What do Australians think part 2 – family, work and politics

When it comes to helping the elderly with their everyday lives – from house cleaning to grocery shopping – most think government agency should be responsible followed by families. There is also overwhelming support for public funds to help the cost of caring for the elderly.

When asked about how many days a week people spend personally on household work (not including childcare) the cluster is around 10 hours with a similar amount of time looking after family members (eg children, elderly or disabled family members) although for some reason a tiny minority seem to spend more than 80 hours a week on it. This work seems to be fairly well shared between spouses.

Looking back on years with young children that is probably not as difficult to imagine as a first look suggests.

When it comes to income most couples pool the money and each take out what they need. There a quite a number of couples where one person manages all the money giving each a share or hands it out to the other as needed or as an allowance.

In the post-war period it was common for wives in working class families to take the husband’s pay as well as any from their own work and give the male an allowance. Matriarchy ruled in many of these households.

Today, according to the survey and any observation of your local supermarket or market, shopping for groceries is a shared activity with all the attached child seat paraphernalia on shopping trolleys.

Household cleaning also tends to be shared and not many respondents use a cleaner.

Few people seem to find it difficult to concentrate at work because of family responsibility attesting to the role of the workplace as a place of respite except when the child care centre calls because a child is unwell.

Respondents are happy to take in a sibling of one of the couples who needs a place to stay for a while but the prospect of the father of one of ther couple becoming a widower and wanting to stay is not so welcome.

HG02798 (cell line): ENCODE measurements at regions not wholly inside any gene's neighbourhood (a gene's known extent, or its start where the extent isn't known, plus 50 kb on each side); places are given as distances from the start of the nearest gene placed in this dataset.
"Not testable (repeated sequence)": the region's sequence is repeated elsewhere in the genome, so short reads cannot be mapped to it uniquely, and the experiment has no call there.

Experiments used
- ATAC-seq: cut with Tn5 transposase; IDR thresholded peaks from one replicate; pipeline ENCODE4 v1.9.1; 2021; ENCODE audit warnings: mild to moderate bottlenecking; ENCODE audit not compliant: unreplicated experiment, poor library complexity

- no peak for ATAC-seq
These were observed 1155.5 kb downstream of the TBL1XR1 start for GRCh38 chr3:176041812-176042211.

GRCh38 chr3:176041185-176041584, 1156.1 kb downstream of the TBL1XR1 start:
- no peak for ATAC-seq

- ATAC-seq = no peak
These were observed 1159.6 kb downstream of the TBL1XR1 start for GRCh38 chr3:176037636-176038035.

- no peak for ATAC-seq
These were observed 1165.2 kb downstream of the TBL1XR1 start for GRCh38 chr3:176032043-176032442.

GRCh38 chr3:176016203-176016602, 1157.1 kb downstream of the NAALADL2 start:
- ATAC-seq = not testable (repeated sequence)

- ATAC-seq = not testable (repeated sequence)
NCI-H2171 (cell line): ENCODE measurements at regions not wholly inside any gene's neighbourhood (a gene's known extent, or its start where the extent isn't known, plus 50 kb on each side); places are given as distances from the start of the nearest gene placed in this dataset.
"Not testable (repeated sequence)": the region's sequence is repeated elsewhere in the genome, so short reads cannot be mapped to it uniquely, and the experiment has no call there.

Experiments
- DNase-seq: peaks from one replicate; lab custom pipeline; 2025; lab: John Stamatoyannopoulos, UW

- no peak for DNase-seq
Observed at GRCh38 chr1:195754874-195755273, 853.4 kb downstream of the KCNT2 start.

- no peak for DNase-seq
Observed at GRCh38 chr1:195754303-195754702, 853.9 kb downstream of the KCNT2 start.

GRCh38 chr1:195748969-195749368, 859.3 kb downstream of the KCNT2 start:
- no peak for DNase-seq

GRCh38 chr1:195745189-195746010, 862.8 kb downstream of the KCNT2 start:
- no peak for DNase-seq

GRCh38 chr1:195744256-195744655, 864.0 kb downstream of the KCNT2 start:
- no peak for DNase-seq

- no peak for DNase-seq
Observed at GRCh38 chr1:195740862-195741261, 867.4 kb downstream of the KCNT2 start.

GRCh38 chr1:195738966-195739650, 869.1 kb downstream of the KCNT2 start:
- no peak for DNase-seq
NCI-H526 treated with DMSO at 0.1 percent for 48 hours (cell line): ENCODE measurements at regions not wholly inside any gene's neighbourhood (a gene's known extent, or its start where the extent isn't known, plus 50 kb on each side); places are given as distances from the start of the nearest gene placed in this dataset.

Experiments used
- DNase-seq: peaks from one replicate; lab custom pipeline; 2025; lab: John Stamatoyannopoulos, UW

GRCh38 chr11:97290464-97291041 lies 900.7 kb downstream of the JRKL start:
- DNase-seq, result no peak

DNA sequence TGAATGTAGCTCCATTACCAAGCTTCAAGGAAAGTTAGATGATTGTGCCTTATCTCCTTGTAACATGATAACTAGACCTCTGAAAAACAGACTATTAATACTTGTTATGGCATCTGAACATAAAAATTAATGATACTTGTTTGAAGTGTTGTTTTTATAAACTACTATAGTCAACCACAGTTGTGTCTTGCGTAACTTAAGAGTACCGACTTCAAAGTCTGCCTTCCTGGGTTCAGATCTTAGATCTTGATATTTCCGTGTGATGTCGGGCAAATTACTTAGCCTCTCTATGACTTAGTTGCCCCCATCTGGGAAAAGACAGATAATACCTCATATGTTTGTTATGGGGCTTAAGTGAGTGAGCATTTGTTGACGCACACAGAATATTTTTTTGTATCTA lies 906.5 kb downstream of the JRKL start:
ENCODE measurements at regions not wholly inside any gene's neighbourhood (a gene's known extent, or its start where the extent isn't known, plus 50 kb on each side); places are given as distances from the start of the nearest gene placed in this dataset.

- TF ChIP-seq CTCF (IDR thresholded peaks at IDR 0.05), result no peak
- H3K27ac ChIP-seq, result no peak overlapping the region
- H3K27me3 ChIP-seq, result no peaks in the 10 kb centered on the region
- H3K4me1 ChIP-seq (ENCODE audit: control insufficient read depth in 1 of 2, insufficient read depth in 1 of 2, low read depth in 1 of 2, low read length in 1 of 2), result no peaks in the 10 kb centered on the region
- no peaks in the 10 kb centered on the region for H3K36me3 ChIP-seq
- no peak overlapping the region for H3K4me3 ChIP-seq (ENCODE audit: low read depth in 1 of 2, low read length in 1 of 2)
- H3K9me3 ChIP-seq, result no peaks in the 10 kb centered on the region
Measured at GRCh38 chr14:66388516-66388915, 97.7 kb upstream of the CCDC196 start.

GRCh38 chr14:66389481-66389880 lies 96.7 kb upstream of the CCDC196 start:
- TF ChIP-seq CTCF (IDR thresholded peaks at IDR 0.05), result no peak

As for temporary financial help for a grandchild whose employer has closed down most grandparents are willing to help. If they are Baby Boomers they have probably already helped both the child and its parents.

Respondents think close relatives and close friends are equally important in one’s life although with close friends, unlike relatives, it doesn’t come to the same level of closeness when wills and estates test the relationship.

People seem to be generally happy with the completely happy outnumbering the completely unhappy, very unhappy and fairly unhappy. A lot are very happy or completely happy.

The LNP’s women problem is starkly illustrated by responses to questions about whether women or men are best suited to serve in certain leadership positions such as Cabinet Ministers, University Head or senior executive in a large organisation. Belief in all three propositions is overwhelmingly high although a very few believe men are better and the very few rating for men is less than that for women.

Women still bear much responsibility within families and respondents overwhelmingly saw their mothers as being more hands on in their day-to-day upbringing.

For all the talk about a cost of living crisis a big majority of respondents said it was neither easy nor difficult, fairly easy or very easy to currently make household’s ends meet. On the other hand, the split between whether their financial situation had changed in the previous year found that many thought it was much the same, but an almost equal number thought it was somewhat worse or much rose.

Turning to broader issues the survey showed that a majority of respondents thought the number of immigrants allowed into Australia should be increased a lot, a little or stay about the same. There was less support for decreasing it a little and even less for decreasing it a lot. Overall, it would not seem to be a surefire winner for Peter Dutton.

On climate change the overwhelming majority believed it was happening now and was caused mainly by human activities. A few thought natural causes were contributing and deniers were very much a minority. Very few said they only knew a little or nothing at all about climate change.

An overwhelming majority also thought the Federal Government should do much more, more or about the same about climate change. There were a however a number who said the Government should be doing less or much less.

When respondents were asked whether they considered themselves left or right wing politically the biggest group couldn’t choose. The next biggest was right in the middle and roughly the same smaller proportions were on the left or right scale.

A majority is very or fairly satisfied with the way democracy in Australia works but a majority also thought it was run by a “few big interests looking out for themselves” when asked. Who said voters were stupid?

There are very few respondents who believe there are almost no politicians in Australia involved in corruption. The majority believe a few, some, quite a lot or almost all are.

LNP politicians – when asked about ant economic policy – default to belief in the power of tax cuts and spending less on social services. The majority of Australians respond with – It depends – suggesting a degree of political and economic sophistication not shared by politicians.

There are however slightly more mildly or strongly favouring more spending on social services with lesser numbers strongly or mildly favouring tax cuts.